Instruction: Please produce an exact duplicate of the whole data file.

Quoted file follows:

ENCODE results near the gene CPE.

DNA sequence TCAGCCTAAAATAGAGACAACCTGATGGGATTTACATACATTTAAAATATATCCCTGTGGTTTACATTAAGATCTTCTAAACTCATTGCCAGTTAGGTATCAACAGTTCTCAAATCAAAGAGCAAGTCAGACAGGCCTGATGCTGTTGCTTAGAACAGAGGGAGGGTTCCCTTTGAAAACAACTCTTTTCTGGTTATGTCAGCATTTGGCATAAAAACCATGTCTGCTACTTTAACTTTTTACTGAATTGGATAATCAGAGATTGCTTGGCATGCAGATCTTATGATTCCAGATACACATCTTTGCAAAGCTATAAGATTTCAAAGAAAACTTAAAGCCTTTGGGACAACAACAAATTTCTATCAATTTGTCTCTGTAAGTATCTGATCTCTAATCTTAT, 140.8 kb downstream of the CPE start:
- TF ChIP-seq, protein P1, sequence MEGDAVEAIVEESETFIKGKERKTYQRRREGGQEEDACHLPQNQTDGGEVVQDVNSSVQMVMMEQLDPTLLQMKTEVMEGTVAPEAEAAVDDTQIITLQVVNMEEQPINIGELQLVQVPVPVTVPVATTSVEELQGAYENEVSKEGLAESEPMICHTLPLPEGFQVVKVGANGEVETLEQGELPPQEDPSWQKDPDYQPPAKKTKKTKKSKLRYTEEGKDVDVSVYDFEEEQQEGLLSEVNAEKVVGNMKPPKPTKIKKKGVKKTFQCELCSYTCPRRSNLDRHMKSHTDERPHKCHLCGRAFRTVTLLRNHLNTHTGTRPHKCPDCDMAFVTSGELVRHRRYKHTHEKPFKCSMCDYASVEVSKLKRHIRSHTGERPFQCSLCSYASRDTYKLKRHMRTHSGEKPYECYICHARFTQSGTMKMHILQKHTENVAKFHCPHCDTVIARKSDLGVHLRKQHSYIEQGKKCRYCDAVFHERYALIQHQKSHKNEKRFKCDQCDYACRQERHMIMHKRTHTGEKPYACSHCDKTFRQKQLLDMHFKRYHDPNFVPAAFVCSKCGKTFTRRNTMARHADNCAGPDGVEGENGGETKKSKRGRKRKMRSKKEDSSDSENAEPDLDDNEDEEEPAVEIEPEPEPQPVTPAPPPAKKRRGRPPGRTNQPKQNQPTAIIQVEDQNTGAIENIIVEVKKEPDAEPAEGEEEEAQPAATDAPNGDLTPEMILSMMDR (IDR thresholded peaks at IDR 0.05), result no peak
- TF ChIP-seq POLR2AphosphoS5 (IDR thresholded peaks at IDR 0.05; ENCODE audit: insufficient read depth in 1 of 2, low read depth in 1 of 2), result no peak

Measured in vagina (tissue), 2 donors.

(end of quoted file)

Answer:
ENCODE results near the gene CPE.

DNA sequence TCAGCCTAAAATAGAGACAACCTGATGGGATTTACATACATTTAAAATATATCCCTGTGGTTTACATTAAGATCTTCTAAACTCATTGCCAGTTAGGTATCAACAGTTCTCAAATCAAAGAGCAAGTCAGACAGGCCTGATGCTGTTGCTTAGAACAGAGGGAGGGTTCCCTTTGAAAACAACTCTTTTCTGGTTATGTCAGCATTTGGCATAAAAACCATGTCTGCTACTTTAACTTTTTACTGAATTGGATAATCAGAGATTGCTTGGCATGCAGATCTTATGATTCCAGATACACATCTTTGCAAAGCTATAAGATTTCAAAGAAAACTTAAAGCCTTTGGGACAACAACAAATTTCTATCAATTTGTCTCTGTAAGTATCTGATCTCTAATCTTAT, 140.8 kb downstream of the CPE start:
- TF ChIP-seq, protein P1, sequence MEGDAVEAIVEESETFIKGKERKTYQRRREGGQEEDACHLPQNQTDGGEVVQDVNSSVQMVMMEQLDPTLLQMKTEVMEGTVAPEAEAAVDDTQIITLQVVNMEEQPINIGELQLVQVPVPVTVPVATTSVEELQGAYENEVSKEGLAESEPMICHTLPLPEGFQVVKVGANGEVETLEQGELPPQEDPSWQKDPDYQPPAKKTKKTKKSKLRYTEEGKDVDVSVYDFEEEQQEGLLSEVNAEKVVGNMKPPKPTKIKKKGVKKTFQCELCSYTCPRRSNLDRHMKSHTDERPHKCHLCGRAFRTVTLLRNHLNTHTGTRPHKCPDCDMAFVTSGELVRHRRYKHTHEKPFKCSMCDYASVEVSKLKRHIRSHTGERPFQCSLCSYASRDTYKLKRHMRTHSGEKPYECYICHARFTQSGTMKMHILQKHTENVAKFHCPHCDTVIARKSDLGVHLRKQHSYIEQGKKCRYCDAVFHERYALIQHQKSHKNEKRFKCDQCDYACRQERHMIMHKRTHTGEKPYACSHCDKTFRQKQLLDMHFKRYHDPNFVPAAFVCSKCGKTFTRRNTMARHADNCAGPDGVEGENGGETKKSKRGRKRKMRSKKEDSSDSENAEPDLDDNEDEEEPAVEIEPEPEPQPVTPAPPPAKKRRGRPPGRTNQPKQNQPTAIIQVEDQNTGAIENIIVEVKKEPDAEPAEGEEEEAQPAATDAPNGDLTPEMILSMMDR (IDR thresholded peaks at IDR 0.05), result no peak
- TF ChIP-seq POLR2AphosphoS5 (IDR thresholded peaks at IDR 0.05; ENCODE audit: insufficient read depth in 1 of 2, low read depth in 1 of 2), result no peak

Measured in vagina (tissue), 2 donors.